Traditional Doors: How to Create a Period Look

Last updated on April 29th, 2019 at 01:45 pm

If you’re the owner of a period property, then you’ll want to make sure that your choice of front door is appropriate.  After all, a brilliant-white uPVC door is going to undermine the look of an otherwise Victorian cottage.  If you’re to achieve consistency and avoid your property’s exterior looking like a confused mess, then you’ll need to ensure that your doors match the rest of the building.  On the other hand, even if you’re the owner of an unashamedly modern home, you might still want to insert a little of the style of bygone days, with the help of a period door.

In this article, let’s examine the doors that might have graced the homes of bygone days, and see how we might recreate them today.

Doors for Period Houses

Naturally, the most important door of any house is the front one, and this importance is practical as well as aesthetic.  Any guests your home might be welcoming will enter through the front door, and for passers-by it’ll be the only door noticed at all.  External doors for period properties, then, deserve the most careful consideration – and the greatest financial outlay.

But while it’s important to emphasise the front door of your period home, it’s equally important that we don’t neglect the other doors in a property while doing so.  The right set of interior doors can help to complete the authentic look of a period kitchen, bathroom or living room – while the wrong one can spoil it.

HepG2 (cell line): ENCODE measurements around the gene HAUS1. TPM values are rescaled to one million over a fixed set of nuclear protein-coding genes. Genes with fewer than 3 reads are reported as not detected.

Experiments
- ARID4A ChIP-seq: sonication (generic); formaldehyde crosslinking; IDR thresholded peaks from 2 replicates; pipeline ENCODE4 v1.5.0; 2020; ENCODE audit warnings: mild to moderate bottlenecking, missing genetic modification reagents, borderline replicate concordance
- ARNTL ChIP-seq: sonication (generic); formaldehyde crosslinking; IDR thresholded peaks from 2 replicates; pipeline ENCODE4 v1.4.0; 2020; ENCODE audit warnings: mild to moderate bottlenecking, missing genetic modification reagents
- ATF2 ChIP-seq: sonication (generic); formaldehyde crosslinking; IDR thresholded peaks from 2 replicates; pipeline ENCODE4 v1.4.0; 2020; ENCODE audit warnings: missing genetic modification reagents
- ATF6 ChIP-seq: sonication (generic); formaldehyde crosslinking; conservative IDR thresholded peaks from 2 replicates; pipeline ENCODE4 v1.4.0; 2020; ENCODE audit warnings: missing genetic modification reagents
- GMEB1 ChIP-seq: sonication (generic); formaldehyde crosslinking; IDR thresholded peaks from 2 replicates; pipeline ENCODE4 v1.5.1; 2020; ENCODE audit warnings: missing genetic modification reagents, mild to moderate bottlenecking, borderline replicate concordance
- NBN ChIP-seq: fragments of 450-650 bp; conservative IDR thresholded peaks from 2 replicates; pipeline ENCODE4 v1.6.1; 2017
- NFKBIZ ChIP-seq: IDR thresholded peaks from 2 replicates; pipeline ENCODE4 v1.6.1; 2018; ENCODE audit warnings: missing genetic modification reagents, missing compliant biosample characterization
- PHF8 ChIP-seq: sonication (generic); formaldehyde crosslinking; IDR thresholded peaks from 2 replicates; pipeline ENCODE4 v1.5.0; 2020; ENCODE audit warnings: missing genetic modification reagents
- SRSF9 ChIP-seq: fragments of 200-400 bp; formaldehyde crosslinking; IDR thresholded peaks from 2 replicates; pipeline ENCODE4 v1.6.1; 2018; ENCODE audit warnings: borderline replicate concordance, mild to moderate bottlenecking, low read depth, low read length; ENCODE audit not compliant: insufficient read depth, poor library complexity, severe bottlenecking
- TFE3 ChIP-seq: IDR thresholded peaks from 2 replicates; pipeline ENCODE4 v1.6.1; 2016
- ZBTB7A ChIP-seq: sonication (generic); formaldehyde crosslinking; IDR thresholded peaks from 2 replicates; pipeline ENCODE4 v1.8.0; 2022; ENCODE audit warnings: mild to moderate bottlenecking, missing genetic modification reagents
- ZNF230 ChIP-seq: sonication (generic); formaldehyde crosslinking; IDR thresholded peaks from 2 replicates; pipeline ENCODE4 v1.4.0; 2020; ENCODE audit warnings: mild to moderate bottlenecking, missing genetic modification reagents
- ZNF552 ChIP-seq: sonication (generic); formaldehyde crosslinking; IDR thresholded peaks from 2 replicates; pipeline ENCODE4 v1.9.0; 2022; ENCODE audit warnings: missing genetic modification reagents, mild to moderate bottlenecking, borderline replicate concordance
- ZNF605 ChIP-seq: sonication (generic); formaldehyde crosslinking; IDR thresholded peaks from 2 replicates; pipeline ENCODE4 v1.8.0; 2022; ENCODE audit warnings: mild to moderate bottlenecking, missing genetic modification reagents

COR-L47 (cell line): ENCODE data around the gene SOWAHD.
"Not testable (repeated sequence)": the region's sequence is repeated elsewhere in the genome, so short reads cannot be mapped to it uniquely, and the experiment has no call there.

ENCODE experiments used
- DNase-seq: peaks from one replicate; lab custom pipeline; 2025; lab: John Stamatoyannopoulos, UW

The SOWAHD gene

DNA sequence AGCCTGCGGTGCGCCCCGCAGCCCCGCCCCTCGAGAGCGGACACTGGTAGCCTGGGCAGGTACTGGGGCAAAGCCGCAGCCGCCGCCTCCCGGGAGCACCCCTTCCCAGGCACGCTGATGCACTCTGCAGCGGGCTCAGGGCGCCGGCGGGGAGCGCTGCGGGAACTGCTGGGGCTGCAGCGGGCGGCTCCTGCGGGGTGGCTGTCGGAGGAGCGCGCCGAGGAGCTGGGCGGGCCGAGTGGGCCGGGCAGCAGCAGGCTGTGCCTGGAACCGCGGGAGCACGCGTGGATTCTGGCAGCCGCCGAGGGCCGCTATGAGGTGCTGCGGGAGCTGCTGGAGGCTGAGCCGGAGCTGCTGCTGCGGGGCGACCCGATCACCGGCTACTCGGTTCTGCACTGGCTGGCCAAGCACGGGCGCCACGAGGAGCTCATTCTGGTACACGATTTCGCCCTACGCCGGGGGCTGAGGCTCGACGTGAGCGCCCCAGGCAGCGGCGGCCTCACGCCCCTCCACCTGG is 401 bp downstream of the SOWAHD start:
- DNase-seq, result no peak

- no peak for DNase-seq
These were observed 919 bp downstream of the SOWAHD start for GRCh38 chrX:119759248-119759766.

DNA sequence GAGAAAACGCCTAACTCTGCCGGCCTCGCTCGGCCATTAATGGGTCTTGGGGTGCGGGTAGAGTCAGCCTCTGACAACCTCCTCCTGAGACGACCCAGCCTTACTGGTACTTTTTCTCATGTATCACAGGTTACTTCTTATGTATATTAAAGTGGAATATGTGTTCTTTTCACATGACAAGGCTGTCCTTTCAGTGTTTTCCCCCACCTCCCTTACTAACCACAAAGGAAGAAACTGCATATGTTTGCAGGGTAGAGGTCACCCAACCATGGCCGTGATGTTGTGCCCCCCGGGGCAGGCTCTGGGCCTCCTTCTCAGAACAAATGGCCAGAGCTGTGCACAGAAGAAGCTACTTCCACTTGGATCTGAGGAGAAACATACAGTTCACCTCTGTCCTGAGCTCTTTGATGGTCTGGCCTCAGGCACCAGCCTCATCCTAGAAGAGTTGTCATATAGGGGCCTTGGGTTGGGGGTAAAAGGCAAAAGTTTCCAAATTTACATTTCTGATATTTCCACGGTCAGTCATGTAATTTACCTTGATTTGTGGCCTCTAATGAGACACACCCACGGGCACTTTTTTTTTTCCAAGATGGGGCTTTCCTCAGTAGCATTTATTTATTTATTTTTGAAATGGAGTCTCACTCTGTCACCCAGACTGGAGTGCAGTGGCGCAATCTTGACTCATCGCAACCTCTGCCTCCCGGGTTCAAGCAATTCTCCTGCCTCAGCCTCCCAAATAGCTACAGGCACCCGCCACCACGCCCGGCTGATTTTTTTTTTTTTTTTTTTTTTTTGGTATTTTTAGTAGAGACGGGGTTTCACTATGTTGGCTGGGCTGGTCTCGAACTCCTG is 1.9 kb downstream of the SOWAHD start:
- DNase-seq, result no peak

When we’re looking for doors for an older home, we’re largely concerned about looks.  But we should also consider the practical benefits offered by more modern materials and designs.  Homes of centuries gone by were a great deal easier to break into, and their energy efficiency left much to be desired.

Fortunately, it’s possible to achieve that period aesthetic without compromising on either security or energy-efficiency.  Specially-made security doors for period homes help to ensure that the property looks the part, and that it’s safe and secure as well.

With all of that in mind, let’s examine the sorts of door that would have been prevalent at various points in Britain’s history.

Victorian-style doors

V

The Victorian era is one which saw the introduction of a great diversity of different styles.  This is so for several reasons:  the period covered a long time, and so saw many changes in doormaking fashion.  It’s also the period where mass-production really took off, and so manufacturers could realise their ideas and designs as never before.

The Victorian society was notorious for its obsession with keeping up appearances.  Over the course of the century, households began to fill with evermore ornate pieces of furniture.  The front door was no exception:  It was an opportunity for Victorians to demonstrate their exceptional taste (and wealth) to the rest of the street.

During the Victorian era, four-panelled doors exploded in popularity, and so they’re a popular choice among those looking for authenticity.  On the other hand, some examples came with two smaller glazed panels at the top – particularly if the doorway was lacking in other windows.